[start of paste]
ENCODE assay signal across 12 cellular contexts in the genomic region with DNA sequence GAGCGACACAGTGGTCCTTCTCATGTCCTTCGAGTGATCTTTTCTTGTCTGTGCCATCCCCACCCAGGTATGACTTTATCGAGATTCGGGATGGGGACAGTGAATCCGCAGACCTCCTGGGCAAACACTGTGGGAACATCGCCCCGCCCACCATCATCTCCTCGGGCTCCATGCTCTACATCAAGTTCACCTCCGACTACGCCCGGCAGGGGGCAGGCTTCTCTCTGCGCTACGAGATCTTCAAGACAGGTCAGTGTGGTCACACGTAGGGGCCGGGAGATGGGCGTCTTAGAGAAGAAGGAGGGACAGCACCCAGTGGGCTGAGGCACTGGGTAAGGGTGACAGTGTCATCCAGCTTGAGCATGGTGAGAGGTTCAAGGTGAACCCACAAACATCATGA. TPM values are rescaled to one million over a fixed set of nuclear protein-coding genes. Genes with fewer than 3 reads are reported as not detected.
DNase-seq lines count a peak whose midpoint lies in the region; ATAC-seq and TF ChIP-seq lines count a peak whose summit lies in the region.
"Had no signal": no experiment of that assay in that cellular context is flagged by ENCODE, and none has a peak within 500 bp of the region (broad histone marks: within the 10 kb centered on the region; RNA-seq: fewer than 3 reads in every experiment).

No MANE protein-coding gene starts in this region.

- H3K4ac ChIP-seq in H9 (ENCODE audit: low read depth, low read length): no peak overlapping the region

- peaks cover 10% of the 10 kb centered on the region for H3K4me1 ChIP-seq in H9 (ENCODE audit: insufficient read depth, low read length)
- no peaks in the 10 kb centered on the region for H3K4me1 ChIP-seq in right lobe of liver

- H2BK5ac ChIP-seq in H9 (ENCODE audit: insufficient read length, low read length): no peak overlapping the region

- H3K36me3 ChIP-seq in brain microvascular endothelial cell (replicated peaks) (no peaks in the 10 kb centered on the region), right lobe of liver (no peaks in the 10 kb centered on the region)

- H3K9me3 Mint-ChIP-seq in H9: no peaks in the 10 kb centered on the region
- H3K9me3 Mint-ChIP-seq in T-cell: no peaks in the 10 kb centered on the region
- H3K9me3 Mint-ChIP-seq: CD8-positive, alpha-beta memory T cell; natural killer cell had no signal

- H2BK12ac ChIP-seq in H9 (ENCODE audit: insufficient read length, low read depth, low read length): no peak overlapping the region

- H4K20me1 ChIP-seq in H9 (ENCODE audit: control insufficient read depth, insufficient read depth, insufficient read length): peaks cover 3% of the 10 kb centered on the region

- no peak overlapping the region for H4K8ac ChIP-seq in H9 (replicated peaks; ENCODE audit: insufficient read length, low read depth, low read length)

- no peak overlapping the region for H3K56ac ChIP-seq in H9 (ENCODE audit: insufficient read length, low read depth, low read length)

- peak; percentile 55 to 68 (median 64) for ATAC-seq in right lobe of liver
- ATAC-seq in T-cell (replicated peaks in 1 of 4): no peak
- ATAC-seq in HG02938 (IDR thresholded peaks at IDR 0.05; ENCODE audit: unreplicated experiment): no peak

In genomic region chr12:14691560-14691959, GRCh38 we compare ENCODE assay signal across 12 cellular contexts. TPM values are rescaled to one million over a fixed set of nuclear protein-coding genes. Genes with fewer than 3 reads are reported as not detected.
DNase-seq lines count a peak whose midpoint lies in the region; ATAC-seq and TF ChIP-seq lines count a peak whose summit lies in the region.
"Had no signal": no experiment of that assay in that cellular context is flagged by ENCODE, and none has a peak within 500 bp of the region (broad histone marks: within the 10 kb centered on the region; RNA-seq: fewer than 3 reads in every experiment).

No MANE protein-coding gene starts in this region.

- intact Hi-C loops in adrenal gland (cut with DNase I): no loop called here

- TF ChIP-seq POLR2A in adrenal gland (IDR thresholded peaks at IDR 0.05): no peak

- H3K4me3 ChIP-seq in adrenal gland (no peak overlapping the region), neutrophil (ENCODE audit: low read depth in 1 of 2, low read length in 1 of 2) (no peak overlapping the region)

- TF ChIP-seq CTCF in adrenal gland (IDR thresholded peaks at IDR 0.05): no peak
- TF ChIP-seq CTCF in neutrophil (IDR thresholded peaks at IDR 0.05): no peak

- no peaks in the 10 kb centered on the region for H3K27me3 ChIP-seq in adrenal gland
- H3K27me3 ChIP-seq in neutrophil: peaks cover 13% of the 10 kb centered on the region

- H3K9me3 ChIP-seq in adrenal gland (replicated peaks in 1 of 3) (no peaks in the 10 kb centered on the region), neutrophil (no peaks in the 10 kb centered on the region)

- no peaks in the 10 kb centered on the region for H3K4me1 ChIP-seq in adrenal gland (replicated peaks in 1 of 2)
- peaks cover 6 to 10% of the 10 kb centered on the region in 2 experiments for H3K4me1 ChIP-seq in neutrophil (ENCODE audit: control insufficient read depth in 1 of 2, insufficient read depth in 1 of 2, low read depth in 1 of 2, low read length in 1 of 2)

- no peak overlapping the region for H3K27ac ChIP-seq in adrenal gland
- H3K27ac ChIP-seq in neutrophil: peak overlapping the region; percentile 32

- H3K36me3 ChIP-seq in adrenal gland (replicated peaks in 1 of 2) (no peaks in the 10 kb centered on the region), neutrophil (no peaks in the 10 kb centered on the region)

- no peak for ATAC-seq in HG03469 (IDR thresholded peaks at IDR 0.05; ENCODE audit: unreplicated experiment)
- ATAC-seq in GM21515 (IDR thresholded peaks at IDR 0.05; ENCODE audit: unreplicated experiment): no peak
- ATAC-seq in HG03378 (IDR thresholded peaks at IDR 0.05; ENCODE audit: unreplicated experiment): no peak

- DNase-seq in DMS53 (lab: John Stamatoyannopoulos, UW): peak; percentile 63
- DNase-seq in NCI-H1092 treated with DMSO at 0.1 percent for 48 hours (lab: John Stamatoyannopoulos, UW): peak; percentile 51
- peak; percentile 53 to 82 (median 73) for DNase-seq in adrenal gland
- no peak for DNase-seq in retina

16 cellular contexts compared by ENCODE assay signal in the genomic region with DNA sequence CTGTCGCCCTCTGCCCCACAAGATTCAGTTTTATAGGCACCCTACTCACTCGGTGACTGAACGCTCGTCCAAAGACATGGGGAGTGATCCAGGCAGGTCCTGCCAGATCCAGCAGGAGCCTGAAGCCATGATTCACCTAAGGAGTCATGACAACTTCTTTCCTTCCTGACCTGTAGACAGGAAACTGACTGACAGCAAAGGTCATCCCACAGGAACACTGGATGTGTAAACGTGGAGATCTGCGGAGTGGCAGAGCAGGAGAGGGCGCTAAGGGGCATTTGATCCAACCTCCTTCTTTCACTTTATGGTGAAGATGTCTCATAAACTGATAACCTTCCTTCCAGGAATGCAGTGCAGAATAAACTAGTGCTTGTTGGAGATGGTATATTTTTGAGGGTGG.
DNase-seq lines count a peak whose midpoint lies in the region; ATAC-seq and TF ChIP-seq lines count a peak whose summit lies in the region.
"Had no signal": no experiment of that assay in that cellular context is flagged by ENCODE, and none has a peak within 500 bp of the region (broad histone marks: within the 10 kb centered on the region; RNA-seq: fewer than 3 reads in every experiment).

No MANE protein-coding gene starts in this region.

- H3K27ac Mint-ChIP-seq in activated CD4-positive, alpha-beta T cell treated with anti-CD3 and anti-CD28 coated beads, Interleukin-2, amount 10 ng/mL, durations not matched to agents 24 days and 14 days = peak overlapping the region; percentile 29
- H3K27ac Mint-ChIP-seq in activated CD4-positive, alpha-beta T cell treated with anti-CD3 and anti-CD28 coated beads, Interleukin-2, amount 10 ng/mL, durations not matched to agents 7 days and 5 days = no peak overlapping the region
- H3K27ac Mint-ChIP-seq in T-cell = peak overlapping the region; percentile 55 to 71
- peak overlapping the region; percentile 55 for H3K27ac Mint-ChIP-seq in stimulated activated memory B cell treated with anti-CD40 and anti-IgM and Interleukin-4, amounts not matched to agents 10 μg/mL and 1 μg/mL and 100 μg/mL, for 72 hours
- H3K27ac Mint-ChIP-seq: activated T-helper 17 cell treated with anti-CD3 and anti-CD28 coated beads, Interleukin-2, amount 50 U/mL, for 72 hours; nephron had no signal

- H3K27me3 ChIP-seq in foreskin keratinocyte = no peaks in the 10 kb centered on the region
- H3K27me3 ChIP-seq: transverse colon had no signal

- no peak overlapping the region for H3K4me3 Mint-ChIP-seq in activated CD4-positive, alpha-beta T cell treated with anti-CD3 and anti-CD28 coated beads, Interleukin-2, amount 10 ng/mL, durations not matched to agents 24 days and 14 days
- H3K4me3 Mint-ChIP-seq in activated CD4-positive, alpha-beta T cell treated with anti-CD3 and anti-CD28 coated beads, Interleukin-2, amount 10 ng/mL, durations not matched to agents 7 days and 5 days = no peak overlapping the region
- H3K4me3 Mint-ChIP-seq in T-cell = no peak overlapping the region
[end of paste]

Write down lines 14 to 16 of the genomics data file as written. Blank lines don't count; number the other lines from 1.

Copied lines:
- H4K20me1 ChIP-seq in H9 (ENCODE audit: control insufficient read depth, insufficient read depth, insufficient read length): peaks cover 3% of the 10 kb centered on the region

- no peak overlapping the region for H4K8ac ChIP-seq in H9 (replicated peaks; ENCODE audit: insufficient read length, low read depth, low read length)

- no peak overlapping the region for H3K56ac ChIP-seq in H9 (ENCODE audit: insufficient read length, low read depth, low read length)